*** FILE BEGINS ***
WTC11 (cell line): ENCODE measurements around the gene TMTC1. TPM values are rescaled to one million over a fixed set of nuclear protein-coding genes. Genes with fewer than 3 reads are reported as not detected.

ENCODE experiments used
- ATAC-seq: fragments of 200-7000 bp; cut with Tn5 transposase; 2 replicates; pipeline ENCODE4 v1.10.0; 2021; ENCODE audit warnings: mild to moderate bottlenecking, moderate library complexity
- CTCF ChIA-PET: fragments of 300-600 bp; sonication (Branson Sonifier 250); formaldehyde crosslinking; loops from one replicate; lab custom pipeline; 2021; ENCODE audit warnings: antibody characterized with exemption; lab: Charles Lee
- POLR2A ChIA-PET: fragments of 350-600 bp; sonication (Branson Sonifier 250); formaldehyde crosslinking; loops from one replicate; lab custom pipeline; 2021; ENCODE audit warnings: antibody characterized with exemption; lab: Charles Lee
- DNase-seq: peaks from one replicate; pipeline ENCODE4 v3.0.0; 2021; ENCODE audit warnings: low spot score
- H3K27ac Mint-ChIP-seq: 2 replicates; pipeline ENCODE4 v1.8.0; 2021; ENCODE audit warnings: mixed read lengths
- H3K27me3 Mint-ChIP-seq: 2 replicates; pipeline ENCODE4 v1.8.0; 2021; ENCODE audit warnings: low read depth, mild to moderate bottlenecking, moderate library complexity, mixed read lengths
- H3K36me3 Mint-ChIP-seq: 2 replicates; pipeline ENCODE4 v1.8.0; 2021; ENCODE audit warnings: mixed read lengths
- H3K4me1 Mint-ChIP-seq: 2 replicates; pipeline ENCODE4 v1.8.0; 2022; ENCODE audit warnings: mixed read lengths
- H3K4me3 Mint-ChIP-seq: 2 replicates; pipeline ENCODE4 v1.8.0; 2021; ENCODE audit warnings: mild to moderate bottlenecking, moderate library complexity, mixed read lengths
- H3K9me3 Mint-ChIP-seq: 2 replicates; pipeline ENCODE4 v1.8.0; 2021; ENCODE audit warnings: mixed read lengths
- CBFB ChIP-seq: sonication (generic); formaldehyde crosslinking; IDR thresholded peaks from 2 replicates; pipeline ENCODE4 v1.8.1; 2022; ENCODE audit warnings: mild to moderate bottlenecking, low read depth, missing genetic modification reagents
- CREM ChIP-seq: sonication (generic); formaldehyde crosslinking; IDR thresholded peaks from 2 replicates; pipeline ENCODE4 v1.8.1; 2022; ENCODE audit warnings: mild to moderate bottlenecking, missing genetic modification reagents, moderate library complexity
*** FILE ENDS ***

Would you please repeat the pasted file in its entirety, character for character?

WTC11 (cell line): ENCODE measurements around the gene TMTC1. TPM values are rescaled to one million over a fixed set of nuclear protein-coding genes. Genes with fewer than 3 reads are reported as not detected.

ENCODE experiments used
- ATAC-seq: fragments of 200-7000 bp; cut with Tn5 transposase; 2 replicates; pipeline ENCODE4 v1.10.0; 2021; ENCODE audit warnings: mild to moderate bottlenecking, moderate library complexity
- CTCF ChIA-PET: fragments of 300-600 bp; sonication (Branson Sonifier 250); formaldehyde crosslinking; loops from one replicate; lab custom pipeline; 2021; ENCODE audit warnings: antibody characterized with exemption; lab: Charles Lee
- POLR2A ChIA-PET: fragments of 350-600 bp; sonication (Branson Sonifier 250); formaldehyde crosslinking; loops from one replicate; lab custom pipeline; 2021; ENCODE audit warnings: antibody characterized with exemption; lab: Charles Lee
- DNase-seq: peaks from one replicate; pipeline ENCODE4 v3.0.0; 2021; ENCODE audit warnings: low spot score
- H3K27ac Mint-ChIP-seq: 2 replicates; pipeline ENCODE4 v1.8.0; 2021; ENCODE audit warnings: mixed read lengths
- H3K27me3 Mint-ChIP-seq: 2 replicates; pipeline ENCODE4 v1.8.0; 2021; ENCODE audit warnings: low read depth, mild to moderate bottlenecking, moderate library complexity, mixed read lengths
- H3K36me3 Mint-ChIP-seq: 2 replicates; pipeline ENCODE4 v1.8.0; 2021; ENCODE audit warnings: mixed read lengths
- H3K4me1 Mint-ChIP-seq: 2 replicates; pipeline ENCODE4 v1.8.0; 2022; ENCODE audit warnings: mixed read lengths
- H3K4me3 Mint-ChIP-seq: 2 replicates; pipeline ENCODE4 v1.8.0; 2021; ENCODE audit warnings: mild to moderate bottlenecking, moderate library complexity, mixed read lengths
- H3K9me3 Mint-ChIP-seq: 2 replicates; pipeline ENCODE4 v1.8.0; 2021; ENCODE audit warnings: mixed read lengths
- CBFB ChIP-seq: sonication (generic); formaldehyde crosslinking; IDR thresholded peaks from 2 replicates; pipeline ENCODE4 v1.8.1; 2022; ENCODE audit warnings: mild to moderate bottlenecking, low read depth, missing genetic modification reagents
- CREM ChIP-seq: sonication (generic); formaldehyde crosslinking; IDR thresholded peaks from 2 replicates; pipeline ENCODE4 v1.8.1; 2022; ENCODE audit warnings: mild to moderate bottlenecking, missing genetic modification reagents, moderate library complexity